It is not to say that Egypt’s movement for democracy has not been impacted by gender violence, the report that Lara Logan, a CBS reporter, was sexually assaulted while reporting in Cairo on the evening of February 11, the night Mubarak stepped down has not been forgotten. My friends and I were horrified when that story broke. Some of us were even disappointed that it took a non-Egyptian woman’s painful story to shed light on an issue many of us were too familiar with. I have high hopes that in this new democratic Egypt, the issues of gender violence against women will be addressed. I believe that the new Egypt will work on protecting and serving ALL of our citizens, not just the rich and male.
The next morning young Egyptians all over the Cairo took to the streets with broomsticks and trash-bags and cleaned the city. It was magical to see the usually littered streets of Downtown Cairo spotless. As a friend put it: “We overthrow a dictator by night and clean our city streets by day!” Egyptians all over the city were cleaning streets, directing traffic, forming groups to help Egypt’s transitional period…Long live the Do-It-Yourself Revolution!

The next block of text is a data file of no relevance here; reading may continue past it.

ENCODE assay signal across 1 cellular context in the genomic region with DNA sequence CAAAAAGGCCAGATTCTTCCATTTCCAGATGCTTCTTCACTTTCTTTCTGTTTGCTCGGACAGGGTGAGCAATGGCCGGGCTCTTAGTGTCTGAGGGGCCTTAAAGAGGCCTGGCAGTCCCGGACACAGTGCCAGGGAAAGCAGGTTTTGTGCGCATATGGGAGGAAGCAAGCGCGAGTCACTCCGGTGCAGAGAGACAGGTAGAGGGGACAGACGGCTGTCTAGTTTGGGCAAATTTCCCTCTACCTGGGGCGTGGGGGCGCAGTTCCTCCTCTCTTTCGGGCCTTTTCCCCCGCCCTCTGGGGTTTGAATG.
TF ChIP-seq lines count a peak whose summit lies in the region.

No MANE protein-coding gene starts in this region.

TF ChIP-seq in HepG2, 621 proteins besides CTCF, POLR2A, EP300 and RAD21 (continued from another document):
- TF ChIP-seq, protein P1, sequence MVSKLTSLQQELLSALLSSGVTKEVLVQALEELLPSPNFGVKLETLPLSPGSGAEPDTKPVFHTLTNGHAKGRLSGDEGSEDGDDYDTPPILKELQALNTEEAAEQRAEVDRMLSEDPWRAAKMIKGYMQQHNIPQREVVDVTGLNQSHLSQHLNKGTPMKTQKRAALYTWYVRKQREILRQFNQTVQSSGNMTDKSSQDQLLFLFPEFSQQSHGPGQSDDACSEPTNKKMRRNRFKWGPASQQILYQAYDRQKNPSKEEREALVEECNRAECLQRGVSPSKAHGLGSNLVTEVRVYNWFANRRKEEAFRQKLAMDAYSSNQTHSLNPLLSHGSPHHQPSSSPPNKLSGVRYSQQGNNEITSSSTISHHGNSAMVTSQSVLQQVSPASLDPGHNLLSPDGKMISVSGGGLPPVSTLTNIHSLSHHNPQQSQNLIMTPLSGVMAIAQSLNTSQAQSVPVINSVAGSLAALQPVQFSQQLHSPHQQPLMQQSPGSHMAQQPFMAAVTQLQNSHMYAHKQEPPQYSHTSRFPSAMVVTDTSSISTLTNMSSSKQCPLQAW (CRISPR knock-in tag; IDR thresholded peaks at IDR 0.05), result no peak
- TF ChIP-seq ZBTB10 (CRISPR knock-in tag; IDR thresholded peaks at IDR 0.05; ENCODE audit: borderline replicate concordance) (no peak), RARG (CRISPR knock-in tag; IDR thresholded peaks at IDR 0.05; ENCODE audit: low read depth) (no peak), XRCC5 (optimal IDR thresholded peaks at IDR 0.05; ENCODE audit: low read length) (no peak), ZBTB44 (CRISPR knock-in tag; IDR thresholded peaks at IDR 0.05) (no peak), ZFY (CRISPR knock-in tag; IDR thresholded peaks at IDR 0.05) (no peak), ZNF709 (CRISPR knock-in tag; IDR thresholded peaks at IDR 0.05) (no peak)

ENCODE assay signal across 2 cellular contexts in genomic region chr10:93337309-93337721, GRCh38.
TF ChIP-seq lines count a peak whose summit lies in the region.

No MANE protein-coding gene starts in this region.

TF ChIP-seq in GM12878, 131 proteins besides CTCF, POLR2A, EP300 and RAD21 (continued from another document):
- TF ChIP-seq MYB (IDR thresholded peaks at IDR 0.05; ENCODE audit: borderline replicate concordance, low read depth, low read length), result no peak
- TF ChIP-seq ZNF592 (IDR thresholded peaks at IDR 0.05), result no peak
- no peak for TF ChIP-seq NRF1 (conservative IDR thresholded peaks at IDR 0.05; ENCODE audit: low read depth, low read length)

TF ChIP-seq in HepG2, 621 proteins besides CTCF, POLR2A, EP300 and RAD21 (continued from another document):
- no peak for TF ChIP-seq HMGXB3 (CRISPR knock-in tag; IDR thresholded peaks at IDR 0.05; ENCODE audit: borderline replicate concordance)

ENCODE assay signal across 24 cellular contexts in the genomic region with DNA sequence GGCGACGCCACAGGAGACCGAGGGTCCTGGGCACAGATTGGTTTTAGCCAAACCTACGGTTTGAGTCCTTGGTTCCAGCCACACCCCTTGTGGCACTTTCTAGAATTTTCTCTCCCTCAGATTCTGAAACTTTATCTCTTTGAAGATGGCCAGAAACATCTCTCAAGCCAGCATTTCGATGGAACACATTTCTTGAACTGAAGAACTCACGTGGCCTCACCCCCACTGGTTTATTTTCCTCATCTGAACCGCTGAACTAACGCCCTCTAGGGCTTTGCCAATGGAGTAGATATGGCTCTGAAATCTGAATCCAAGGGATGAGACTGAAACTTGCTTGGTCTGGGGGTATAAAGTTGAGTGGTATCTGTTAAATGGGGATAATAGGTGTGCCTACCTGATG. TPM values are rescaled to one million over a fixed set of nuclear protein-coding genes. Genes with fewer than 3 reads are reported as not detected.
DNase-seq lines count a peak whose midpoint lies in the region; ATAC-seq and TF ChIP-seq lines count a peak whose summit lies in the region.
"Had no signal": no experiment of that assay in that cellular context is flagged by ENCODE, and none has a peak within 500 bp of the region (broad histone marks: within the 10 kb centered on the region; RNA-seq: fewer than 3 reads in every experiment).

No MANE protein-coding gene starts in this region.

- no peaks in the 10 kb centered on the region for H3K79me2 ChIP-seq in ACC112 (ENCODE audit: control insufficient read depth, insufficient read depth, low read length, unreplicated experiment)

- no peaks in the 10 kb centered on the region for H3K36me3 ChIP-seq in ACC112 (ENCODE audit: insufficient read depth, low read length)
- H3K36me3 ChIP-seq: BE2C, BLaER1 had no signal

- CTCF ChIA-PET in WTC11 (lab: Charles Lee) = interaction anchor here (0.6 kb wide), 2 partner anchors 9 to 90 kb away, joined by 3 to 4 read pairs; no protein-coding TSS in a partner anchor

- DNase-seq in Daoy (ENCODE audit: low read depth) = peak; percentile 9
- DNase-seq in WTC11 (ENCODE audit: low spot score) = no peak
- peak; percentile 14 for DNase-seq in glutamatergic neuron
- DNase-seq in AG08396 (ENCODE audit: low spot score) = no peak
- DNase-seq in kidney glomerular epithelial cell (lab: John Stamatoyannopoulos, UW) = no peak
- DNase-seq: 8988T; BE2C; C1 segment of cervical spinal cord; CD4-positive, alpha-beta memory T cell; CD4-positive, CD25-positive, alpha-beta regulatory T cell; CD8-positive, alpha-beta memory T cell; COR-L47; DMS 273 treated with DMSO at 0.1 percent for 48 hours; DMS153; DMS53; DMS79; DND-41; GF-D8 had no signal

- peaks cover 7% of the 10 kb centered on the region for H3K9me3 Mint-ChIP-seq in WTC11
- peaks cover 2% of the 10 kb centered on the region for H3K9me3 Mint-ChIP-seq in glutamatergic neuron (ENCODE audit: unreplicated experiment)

Update since this post was written:
On International Women’s Day, March 8, thousands of women took to the streets of Cairo and gathered in Tahrir Square to celebrate their achievements as part of the #Jan25 revolution and to voice their demands in a democratic Egypt. Unfortunately, the peaceful demonstrators were met were met by violence when men started to verbally abuse and shove the women, telling them that they should go home where they belong. Women were a major force in the Egyptian revolution as they are in everyday Egyptian society. I believe that for a nation to advance, the rights of all its citizens should be preserved and respected by the law. While it might be a steep hill climb to equality, I believe that once reached the views will be breathtaking.

Egypt, a revolution for me, for us all

[My good friend Yvonne Tran asked me to share my thoughts on Egypt during the revolution. The following is a combination of my blog post and a letter I sent out to her friends and family before I left to go back to join the revolution]